Everyone is very quick to praise the risks the Wright brothers did take but often overlook their more important ability to identify the risks they were not willing to take. From the beginning, Wilbur and Orville decided that they would never fly together. That way, if tragedy were to strike, one of them would still be around to carry on the legacy. They realized that their work was far more important than the enjoyment they would experience flying together. It was not until 1910, shortly before Wilbur’s death, that they flew together for the first and last time. Their risk management abilities were also seen in their everyday work. The brothers never let the opinions or wants of others affect their work. It did not matter who was watching or how big the crowd was — including a planned demonstration for the U.S. Senate and others at Fort Myer — they would not fly in poor conditions or take unnecessary risks just to please the crowd. Risk
management is vital to the success of any business. Not only their success but also their lives relied on their ability to judge risk. —Mary DeCrane, sophomore, leadership

 

Nicolette Dahdah at the Wrights' Hawthorne Hill HouseHumility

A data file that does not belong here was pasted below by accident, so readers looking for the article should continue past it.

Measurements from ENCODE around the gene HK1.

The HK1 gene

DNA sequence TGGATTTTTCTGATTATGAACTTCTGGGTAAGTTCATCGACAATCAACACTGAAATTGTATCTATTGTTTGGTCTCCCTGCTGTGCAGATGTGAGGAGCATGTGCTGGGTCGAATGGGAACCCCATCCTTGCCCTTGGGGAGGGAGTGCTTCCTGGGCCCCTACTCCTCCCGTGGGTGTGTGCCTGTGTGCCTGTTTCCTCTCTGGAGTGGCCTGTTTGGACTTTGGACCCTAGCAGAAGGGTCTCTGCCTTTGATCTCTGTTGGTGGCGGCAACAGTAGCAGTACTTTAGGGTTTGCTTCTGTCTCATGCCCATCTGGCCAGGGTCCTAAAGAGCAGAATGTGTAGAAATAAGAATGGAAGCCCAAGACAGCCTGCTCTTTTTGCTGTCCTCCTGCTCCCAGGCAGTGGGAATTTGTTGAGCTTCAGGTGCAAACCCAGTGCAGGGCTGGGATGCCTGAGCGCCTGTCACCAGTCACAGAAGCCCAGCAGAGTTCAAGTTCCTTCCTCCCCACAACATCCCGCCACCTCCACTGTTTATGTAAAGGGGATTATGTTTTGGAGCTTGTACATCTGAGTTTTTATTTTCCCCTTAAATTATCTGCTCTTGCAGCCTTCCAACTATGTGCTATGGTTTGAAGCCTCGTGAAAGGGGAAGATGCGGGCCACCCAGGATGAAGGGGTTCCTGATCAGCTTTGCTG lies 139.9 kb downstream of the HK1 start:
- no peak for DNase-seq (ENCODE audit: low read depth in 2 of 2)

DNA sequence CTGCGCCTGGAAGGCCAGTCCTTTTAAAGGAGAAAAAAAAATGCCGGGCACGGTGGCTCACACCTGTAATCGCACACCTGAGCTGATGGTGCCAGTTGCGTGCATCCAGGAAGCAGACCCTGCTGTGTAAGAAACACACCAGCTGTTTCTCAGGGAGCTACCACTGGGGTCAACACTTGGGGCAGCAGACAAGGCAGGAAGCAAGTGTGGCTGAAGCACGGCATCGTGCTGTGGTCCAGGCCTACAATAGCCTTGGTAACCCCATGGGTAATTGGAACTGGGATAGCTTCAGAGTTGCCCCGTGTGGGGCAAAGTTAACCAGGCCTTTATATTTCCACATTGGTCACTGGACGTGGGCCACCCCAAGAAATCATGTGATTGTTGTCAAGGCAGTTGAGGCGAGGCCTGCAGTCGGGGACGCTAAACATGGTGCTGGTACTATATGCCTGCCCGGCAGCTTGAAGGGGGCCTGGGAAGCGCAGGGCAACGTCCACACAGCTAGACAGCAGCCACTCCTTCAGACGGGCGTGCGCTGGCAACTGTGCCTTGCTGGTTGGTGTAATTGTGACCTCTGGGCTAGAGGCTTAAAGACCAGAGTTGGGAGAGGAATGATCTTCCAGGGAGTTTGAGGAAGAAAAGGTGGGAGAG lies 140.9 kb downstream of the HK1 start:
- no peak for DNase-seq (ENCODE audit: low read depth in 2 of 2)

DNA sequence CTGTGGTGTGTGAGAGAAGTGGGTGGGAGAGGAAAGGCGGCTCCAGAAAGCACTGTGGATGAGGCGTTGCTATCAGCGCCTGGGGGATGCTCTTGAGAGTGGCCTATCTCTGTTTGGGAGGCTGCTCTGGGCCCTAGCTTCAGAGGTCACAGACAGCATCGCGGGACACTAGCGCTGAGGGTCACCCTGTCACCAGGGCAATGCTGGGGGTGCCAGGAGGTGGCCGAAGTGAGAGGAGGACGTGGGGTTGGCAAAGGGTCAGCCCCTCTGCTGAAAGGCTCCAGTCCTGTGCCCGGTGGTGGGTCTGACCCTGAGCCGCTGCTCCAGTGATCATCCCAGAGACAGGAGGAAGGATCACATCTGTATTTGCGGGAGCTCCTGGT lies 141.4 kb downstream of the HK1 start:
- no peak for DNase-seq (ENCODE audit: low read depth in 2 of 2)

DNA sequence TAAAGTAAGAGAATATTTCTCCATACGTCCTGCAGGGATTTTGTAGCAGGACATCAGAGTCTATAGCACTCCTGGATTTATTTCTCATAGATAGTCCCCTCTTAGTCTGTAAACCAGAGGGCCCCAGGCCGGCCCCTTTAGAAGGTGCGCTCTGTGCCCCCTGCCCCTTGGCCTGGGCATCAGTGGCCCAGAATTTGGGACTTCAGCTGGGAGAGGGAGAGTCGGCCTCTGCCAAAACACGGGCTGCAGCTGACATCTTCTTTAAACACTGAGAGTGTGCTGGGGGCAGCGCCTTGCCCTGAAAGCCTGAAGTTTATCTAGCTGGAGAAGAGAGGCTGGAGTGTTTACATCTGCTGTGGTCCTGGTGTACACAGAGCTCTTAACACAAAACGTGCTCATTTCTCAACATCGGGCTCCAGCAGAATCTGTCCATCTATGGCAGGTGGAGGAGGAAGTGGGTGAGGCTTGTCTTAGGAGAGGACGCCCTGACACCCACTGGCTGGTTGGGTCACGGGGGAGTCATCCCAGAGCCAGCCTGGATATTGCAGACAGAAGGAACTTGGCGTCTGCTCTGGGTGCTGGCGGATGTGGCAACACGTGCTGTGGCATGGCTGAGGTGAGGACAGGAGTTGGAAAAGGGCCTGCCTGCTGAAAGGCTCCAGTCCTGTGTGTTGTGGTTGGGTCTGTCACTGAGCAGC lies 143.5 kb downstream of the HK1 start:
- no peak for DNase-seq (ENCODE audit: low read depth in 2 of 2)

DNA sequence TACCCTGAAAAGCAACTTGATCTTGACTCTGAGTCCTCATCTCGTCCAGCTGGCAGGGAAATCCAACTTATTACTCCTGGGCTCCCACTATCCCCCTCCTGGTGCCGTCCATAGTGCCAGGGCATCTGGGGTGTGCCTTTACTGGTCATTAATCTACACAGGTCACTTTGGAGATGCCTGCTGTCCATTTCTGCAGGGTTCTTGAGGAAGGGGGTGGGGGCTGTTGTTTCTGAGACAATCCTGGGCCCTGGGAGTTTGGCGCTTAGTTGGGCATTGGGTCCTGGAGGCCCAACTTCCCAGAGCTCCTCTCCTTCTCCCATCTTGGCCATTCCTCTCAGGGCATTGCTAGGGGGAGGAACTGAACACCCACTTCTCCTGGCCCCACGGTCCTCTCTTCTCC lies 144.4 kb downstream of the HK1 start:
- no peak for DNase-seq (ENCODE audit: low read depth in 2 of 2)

At no point during their experimentations and successes did the Wright brothers seek to lord their performance over another member of the field, nor did they boast in their own time of their accomplishments. They offer us a lesson in humility. When we contrast that to how today’s business practices work, it’s a startling and shameful difference. The Wright brothers spent $1,000 on their flight venture; aviation pioneer Samuel Langley spent $70,000 on his failed attempt. “[B]eing the kind of men they were, neither said the stunning contrast between their success and Samuel Langley’s full-scale failure just days before made what they had done on their own all the more remarkable,” McCullough wrote. More importantly, instead of belittling one of the key figures who had inadvertently competed with them to be the first to achieve the power of flight, they praised him for being so generous to their cause and assisting them in their own efforts. Wilbur even stated that Langley deserved credit beyond the jeering and cruel amusement his failings brought him from the community because he shared with the brothers the drive to pursue a dream that many found foolish and impossible. If competing businesses worked hand in hand to pool resources and intellect in order to harness the vast shared knowledge between them, humbling themselves to put aside differences and work for mutual gain, the atmosphere of the marketplace would be astonishingly changed. —Nicolette Dahdah, junior, communication